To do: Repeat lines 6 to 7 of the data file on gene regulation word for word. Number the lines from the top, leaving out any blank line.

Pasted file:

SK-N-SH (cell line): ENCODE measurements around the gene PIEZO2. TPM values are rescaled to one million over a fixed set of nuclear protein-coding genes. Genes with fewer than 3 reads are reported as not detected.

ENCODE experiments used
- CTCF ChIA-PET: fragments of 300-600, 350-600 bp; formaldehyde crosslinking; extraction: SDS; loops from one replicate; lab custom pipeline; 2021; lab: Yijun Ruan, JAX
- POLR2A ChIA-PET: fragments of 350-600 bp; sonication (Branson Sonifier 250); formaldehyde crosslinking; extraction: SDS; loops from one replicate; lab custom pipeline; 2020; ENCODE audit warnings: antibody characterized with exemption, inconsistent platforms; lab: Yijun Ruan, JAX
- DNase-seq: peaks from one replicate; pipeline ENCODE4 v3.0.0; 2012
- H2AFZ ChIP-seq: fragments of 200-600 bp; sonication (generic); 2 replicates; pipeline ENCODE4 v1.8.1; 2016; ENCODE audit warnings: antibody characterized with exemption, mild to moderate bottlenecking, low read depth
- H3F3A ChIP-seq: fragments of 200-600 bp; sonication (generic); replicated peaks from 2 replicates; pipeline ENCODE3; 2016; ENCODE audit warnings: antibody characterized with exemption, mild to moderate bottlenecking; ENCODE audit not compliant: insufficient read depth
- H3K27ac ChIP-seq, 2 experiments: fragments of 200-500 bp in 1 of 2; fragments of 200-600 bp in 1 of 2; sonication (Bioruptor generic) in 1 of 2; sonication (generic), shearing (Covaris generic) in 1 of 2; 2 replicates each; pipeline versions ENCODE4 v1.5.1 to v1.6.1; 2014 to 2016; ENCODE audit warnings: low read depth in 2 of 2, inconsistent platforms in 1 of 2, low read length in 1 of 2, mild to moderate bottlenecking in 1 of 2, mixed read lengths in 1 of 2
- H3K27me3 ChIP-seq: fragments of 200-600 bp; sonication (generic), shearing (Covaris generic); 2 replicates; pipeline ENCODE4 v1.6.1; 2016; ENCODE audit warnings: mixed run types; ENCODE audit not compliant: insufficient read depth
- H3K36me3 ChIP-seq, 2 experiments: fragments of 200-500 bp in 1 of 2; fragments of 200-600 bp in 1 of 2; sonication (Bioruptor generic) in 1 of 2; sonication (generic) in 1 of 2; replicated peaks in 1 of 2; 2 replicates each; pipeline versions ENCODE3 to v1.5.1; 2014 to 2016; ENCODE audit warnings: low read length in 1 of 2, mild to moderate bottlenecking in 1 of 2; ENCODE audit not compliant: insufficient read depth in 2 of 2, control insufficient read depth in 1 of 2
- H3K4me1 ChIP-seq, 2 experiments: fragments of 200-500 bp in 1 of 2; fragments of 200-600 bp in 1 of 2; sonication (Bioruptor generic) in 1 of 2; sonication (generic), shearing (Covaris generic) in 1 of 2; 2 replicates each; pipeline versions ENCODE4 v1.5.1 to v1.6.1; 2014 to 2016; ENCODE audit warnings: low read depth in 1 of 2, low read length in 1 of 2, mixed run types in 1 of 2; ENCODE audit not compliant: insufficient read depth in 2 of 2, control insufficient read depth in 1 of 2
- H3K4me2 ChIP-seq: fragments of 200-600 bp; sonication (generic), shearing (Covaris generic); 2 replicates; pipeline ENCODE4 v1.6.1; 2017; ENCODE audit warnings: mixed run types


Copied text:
- H2AFZ ChIP-seq: fragments of 200-600 bp; sonication (generic); 2 replicates; pipeline ENCODE4 v1.8.1; 2016; ENCODE audit warnings: antibody characterized with exemption, mild to moderate bottlenecking, low read depth
- H3F3A ChIP-seq: fragments of 200-600 bp; sonication (generic); replicated peaks from 2 replicates; pipeline ENCODE3; 2016; ENCODE audit warnings: antibody characterized with exemption, mild to moderate bottlenecking; ENCODE audit not compliant: insufficient read depth